Seven Drunken Nights

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"Seven Drunken Nights"
The dubliners seven drunken nights 1967.jpg
Single by The Dubliners
from the album A Drop of the Hard Stuff
B-side"Paddy on the Railway"
Released30 March 1967
GenreFolk, Irish, pop
LabelMajor Minor
Producer(s)Tommy Scott
The Dubliners singles chronology
"Nelson's Farewell"
"Seven Drunken Nights"
"Black Velvet Band"

"Seven Drunken Nights" is a humorous Irish folk song most famously performed by The Dubliners. It is a variation of the Scottish folk song "Our Goodman" (Child 274, Roud 114). It tells the story of a gullible drunkard returning night after night to see new evidence of his wife's lover, only to be taken in by increasingly implausible explanations.


"Our Goodman" was collected in Scotland in the 1770s. Another version was found in a London broadside of the 1760s entitled "The Merry Cuckold and the Kind Wife". The broadside was translated into German, and spread into Hungary and Scandinavia. Unusually for such a popular and widespread song, it appears in only a few nineteenth century broadsides.[1][2]

In the version known as "Seven Nights Drunk", each night is a verse, followed by a chorus, in which the narrator comes home in a drunken state to find evidence of another man having been with his wife, which she explains away, not entirely convincingly. The song also became part of American folk culture, both through Irish-Americans and through the blues tradition.

The song passed from oral tradition to a global mass market with The Dubliners recording of "Seven Drunken Nights". The record reached number 7 in the UK charts in 1967 and appeared on Top of the Pops, thanks to its diffusion on Radio Caroline. Although it was banned from the Irish national broadcasting station, the song also charted at No.1 in Ireland.[3]

A music video for the song was shot in late 1967 in the Anglers Rest Pub in the Strawberry Beds.[citation needed]


Chart (1967) Peak
Ireland (IRMA)[4] 1
UK Singles (OCC)[5] 7

Lyrics and story[edit]

Different versions of the lyrics exist right from the start of the song though variation increases for the last two nights.[6]

Nights 1–5[edit]

On the first night (generally Monday), the narrator sees a strange horse outside the door:

As I went home on Monday night as drunk as drunk could be,
I saw a horse outside the door where my old horse should be.
Well, I called me wife and I said to her: "Will you kindly tell to me
Who owns that horse outside the door where my old horse should be?"

His wife tells him it is merely a sow, a gift from her mother:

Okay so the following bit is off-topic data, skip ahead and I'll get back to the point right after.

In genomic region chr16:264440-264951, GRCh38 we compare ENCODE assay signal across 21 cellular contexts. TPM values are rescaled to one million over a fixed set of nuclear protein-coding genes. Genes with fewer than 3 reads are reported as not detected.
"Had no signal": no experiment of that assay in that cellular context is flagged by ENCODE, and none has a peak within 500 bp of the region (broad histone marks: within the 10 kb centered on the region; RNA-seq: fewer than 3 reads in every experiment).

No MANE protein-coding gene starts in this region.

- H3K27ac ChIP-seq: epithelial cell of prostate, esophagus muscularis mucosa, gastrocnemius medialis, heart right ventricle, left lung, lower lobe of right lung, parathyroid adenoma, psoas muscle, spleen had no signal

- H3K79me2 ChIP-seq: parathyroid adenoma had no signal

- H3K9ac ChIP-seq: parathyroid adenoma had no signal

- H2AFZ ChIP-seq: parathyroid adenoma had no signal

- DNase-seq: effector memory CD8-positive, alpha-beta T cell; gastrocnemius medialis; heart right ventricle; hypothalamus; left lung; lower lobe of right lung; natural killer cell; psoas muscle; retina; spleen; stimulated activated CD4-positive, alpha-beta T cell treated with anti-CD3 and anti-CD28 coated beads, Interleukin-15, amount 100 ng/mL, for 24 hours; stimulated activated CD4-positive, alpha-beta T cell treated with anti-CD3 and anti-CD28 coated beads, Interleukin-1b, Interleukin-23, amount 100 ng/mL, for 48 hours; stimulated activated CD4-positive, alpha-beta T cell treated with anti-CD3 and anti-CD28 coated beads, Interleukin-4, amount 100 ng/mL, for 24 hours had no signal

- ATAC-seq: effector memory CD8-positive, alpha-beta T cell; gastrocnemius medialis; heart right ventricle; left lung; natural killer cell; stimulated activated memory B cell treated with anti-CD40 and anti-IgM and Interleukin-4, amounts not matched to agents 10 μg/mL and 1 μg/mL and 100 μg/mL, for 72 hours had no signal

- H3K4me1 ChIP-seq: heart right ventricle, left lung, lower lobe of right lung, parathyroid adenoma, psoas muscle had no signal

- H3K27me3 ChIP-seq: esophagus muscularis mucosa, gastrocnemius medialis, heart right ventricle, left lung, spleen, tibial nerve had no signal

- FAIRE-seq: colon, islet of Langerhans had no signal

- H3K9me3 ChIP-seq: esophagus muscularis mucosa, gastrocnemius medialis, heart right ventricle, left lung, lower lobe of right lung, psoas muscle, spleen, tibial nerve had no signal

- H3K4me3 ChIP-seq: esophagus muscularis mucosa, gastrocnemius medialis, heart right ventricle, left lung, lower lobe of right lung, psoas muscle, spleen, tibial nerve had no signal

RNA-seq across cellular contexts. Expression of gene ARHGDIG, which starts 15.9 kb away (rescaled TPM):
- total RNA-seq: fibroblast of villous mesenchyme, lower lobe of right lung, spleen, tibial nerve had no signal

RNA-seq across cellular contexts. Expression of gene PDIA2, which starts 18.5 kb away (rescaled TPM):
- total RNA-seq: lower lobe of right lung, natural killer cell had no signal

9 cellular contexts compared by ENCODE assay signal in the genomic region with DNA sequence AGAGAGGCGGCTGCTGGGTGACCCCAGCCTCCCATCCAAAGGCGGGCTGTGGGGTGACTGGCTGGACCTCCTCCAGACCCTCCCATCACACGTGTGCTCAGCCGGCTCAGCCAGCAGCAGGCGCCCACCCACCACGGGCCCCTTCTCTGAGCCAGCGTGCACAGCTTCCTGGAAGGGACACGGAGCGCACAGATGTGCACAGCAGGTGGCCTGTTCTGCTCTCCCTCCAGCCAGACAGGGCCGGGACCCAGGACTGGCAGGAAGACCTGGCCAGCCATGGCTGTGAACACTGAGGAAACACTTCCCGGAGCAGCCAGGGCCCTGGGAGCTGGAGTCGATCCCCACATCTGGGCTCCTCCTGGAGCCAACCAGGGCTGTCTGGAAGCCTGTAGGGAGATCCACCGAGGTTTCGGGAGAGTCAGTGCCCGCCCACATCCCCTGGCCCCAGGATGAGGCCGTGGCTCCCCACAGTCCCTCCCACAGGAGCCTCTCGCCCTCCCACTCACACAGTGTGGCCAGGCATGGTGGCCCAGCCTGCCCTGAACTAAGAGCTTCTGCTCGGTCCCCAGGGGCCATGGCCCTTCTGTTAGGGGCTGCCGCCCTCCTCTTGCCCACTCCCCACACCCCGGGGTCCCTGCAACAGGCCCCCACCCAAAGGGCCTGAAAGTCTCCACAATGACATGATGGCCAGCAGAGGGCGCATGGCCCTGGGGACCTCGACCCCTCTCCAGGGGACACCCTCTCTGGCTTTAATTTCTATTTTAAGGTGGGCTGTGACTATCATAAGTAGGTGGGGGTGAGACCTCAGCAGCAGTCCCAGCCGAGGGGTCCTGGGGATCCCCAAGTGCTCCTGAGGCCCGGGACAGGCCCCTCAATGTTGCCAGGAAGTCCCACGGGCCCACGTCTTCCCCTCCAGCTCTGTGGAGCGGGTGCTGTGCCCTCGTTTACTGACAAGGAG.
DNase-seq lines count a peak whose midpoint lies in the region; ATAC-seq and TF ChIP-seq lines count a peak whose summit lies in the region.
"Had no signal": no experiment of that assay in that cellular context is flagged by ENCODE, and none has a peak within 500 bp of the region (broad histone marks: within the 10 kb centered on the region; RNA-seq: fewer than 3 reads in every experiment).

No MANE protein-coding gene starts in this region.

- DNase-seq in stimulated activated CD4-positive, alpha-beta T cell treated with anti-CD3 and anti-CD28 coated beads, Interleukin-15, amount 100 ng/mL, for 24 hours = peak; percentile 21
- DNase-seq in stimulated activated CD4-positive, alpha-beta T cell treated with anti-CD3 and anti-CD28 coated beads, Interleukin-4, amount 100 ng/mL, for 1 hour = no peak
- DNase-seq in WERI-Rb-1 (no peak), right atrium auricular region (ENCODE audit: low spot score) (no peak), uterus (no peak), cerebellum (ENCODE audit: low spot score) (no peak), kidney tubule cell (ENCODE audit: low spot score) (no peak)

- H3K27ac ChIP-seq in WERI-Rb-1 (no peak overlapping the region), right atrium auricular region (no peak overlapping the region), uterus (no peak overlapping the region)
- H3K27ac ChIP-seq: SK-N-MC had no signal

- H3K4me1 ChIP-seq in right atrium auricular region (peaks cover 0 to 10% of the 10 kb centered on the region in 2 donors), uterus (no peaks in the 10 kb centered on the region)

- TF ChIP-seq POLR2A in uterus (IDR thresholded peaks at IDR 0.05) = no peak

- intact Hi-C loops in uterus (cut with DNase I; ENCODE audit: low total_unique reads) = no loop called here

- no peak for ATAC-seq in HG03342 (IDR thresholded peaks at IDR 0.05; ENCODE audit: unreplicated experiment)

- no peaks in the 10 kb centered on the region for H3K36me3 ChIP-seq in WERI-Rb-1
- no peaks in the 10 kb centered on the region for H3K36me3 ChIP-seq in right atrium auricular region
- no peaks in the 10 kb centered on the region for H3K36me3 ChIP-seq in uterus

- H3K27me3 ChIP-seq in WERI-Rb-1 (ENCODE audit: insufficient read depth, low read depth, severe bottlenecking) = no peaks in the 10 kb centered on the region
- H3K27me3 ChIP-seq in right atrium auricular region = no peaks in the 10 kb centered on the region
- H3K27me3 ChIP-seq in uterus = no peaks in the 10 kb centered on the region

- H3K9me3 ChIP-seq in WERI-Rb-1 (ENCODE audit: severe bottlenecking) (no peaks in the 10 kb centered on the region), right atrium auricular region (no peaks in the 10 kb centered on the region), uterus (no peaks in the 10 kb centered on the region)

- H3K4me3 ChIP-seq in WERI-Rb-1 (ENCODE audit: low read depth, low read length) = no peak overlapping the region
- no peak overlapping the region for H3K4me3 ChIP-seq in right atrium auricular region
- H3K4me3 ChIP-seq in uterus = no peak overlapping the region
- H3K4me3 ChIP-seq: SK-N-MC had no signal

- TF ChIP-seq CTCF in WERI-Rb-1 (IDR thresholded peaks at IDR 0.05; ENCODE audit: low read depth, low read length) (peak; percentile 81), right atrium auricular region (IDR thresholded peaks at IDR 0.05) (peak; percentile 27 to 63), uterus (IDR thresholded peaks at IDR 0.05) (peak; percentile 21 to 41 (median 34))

"Ah, you're drunk, you're drunk, you silly old fool, still you can not see
That's a lovely sow that me mother sent to me."

In each verse the narrator notices a flaw in each explanation, but seems content to let the matter rest:

Well, it's many a day I've travelled a hundred miles or more,
But a saddle on a sow sure I never saw before.

The next four nights involve a coat (actually a blanket according to the wife, upon which he notices buttons), a pipe (a tin whistle, filled with tobacco), two boots (flower pots, with laces), and finally, this being the last verse often sung, a head peering out from beneath the covers. Again his wife tells him it is a baby boy, leading to the retort "a baby boy with his whiskers on sure I never saw before." Each new item appearing in the house is said to be a gift from the wife's mother.

Nights 6–7[edit]

The final two verses are often not sung,[7] and are generally considered too raunchy;[8] different versions are cited below. Verse six sometimes keeps the same story line, in which two hands appear on the wife's breasts. The wife, giving the least likely explanation yet, tells him that it is merely a nightgown,[9] though the man notices that this nightgown has fingers. In yet another version, the wife remarks that he has seen a hammer in her bed, and his response is that a hammer with a condom on is something he has never seen before. This latter version usually ends day seven with the singer's target of choice in bed, and the husband replies that he's never seen so-and-so with a hard on before. Another version involves a carrot, on which a foreskin had never been seen before. Live versions of Sunday night include the following verse. As I went home on Sunday night as drunk as drunk could be. I saw me wife inside the bed and this she said to me: Then, the song wraps up with a part from "Never on a Sunday."